Ghana or Bust! (Unfortunately, I got “Bust”)
Finally, it’s Spring Break!! I bought tickets from Amman, Jordan to Accra, Ghana in early January for this week (in late April). I was supposed to go visit one of my best friends, Brain Garvon, who has been living there for almost a year now. Our plans included surfing, hiking, beach going and night life, a much needed break from the monotony of school life (we have been going straight without a real break for 17 straight weeks now). And I was supposed to hang out with Brain for a week, which is always a blast. Needless to say, I had been excited about the trip for a very long time.
I was talking to a friend a few days before the trip in the science office and he casually asked “So, do you need a visa for Ghana or do you just get it when you get there?” I responded, “Oh no, you just get it when you get off the plane… I think?” I added the “I think” because it turns out I never bothered to check. I can try to blame it on my busy schedule at school, or American hubris (because most countries that people travel to, including Jordan, take zero pre-trip visa preparation for Americans), but in the end, it boils down to the fact that I just simply did not do any research for this trip. You think that of anyone, I would be someone who would know something like this (and it kills me because I usually do, as my mom put it, have all my t’s crossed and i’s dotted). Here’s my travel resume:
- I’ve lived abroad for almost 2 years now, and have spent a total of about a month and a half in the past 24 in the United States
- I’ve been to about 20 different countries on random trips in the past 5 years
- I ran a service-travel organization in college for around 700 people and advised countless site leaders on how to make travel plans for groups of 10-15 people (including leading two of my own international service trips)
Bottom line is, I should have known to do the research. I think that the more you travel, the lazier you get – I have noticed that my travel plans have gotten less and less detailed, to the point where last summer I just went to Syria without real lodging plans or a definite return date.
So, as you can probably guess by the tone of my writing, yes, you do need to acquire a visa before traveling to Ghana. And no, there’s no way to get an expedited visa when you find out on Thursday and are supposed to leave on a Saturday. First, there’s no Ghanaian embassy, and second, it takes more than two days to FedEx your passport anywhere that does have a Ghanaian embassy (like, for example, the US!), and third, even if I could it would have taken many days for the embassy to process anything. Fourth, I have class next period and don’t have time to deal with craziness like this.
Theeeen, my mind started racing and I began to formulate a Plan B. Options included sneaking on the plane and then bribing the Ghanaian border control (not very plausible), flying to next door Togo and trying the land border (perhaps possible) or planning a whole new trip to Togo next door and just hanging out with Brain there (definitely possible but perhaps expensive). Step 1: I had to get my flight canceled. I called the reputable “Cheapoair.com” dreading hearing that my $800 flight was nonrefundable as is written ALL OVER the ticket that they sent me. When I finally got a representative on the phone they immediately told me “There has been a major schedule change in your ticket and you will now be leaving 14 hours later and have a 12 hour overnight layover in Cairo. The airline will arrange hotel accommodation.” Jackpot. “Uhh, can I have a refund instead?” [pause] “Yeah, sure.” So in a stroke of luck (and about four dropped Skype calls to their 800 number later), I got $802.40 of my $822.40 plane ticket reimbursed. If there is anything good that has come out of this it is that amazing stroke of luck that caused my visa mistake to cause mental and experiential trauma instead of financial trauma too. Maybe I avoided health issues too because in my lack of pre-trip research, I also didn’t realize that you had to take malaria medicine.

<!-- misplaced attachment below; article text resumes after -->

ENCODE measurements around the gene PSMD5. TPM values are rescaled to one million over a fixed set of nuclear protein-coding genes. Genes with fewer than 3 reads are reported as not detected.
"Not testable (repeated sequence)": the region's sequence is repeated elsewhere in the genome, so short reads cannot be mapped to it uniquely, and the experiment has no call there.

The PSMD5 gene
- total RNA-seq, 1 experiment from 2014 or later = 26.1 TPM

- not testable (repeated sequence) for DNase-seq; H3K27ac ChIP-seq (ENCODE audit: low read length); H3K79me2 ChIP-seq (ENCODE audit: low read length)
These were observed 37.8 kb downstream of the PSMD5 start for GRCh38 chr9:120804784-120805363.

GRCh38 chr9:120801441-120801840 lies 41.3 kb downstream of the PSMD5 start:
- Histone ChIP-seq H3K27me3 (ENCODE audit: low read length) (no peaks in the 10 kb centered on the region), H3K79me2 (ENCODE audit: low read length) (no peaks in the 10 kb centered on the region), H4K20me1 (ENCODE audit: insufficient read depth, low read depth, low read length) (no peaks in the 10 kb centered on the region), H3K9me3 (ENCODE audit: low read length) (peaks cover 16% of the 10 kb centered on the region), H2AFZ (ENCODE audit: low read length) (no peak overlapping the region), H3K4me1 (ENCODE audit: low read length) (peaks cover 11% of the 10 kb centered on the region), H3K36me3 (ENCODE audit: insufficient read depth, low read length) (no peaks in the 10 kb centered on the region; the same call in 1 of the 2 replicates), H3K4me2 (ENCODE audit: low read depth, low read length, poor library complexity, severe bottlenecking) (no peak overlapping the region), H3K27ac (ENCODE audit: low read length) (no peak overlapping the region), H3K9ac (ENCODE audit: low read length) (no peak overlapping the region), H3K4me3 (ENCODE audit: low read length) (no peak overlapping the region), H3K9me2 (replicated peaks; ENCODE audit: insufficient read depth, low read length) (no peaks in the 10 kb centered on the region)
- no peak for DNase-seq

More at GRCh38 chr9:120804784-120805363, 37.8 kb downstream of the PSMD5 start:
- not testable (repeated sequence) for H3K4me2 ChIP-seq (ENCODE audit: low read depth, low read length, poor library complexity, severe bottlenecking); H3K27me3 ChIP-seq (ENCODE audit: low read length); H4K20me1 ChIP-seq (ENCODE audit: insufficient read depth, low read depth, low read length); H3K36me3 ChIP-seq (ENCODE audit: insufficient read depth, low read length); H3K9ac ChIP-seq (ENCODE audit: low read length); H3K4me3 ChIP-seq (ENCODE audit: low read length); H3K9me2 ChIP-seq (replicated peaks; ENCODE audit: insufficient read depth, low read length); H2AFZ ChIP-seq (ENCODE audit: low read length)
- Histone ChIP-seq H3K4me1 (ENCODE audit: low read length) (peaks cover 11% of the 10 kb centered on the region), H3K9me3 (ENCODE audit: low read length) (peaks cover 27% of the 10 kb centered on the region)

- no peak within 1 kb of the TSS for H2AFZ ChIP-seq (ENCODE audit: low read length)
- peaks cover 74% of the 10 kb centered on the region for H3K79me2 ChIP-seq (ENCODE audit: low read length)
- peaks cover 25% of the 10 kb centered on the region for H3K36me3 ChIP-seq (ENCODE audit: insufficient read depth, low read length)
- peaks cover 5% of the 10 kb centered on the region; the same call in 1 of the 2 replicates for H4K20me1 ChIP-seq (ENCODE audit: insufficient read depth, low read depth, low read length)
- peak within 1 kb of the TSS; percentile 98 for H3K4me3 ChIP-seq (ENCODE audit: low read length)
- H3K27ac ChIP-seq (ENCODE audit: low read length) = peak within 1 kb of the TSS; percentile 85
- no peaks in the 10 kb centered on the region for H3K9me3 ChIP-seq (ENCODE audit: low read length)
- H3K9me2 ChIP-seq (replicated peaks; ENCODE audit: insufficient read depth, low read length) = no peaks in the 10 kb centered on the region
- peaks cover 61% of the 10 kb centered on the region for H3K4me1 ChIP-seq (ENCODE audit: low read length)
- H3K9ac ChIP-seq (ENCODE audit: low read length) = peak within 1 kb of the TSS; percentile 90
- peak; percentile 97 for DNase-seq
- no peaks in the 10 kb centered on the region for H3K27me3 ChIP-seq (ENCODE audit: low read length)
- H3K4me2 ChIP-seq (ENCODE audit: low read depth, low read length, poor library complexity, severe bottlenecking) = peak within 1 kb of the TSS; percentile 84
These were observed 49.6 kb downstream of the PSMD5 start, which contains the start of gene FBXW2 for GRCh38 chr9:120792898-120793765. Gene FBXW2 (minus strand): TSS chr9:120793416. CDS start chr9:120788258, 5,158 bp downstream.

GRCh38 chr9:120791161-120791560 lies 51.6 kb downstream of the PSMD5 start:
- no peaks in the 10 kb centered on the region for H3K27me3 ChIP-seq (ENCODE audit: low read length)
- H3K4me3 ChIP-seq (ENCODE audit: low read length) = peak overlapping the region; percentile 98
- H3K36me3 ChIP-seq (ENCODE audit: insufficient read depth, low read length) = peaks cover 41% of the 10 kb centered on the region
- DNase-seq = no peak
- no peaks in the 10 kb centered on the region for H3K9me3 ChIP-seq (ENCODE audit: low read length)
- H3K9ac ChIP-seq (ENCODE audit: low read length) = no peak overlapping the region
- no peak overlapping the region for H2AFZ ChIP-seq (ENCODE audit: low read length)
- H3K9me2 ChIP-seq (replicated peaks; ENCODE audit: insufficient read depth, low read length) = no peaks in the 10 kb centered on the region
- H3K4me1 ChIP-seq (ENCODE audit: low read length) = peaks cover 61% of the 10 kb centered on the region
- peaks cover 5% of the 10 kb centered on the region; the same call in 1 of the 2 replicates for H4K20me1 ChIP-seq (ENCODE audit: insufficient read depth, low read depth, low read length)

When I finally got confirmation of my refund, the plane tickets to Togo had gone up about $400 and I’m not sure they would have even let me book the day before the flight online (since I’m leaving from a foreign destination). Also, I didn’t know what would happen once I got to Togo (what’s in Togo, honest question: had you heard of that country before I mentioned it?), and didn’t feel all that comfortable roaming about a random country with all my stuff on my back and not much a plan. I made the tough call just to cancel the trip. I am extremely bummed about it, especially that I won’t get to spend some quality time with Brain, but such is life.
Plan C: I hopped onto the school’s trip for the students can’t travel anywhere over the break, so we are staying at a beautiful apartment on the beach in Southern Jordan. It’s me, a very nice family of 5 from the school and then 6 students – three from Gaza, one from the States, one from Australia and one from Jordan (and another young faculty member will be joining us shortly). Though it’s not what I wanted to be doing for Spring Break, the people here are wonderful, the apartment and beach are beautiful, the trip was free and everything will be incredibly relaxing. To give you an idea of what I plan to do, I brought six books with me, in addition to my Kindle.
Lesson learned: don’t implicitly assume that because you’re American you can walk into any country you want without obtaining a visa first.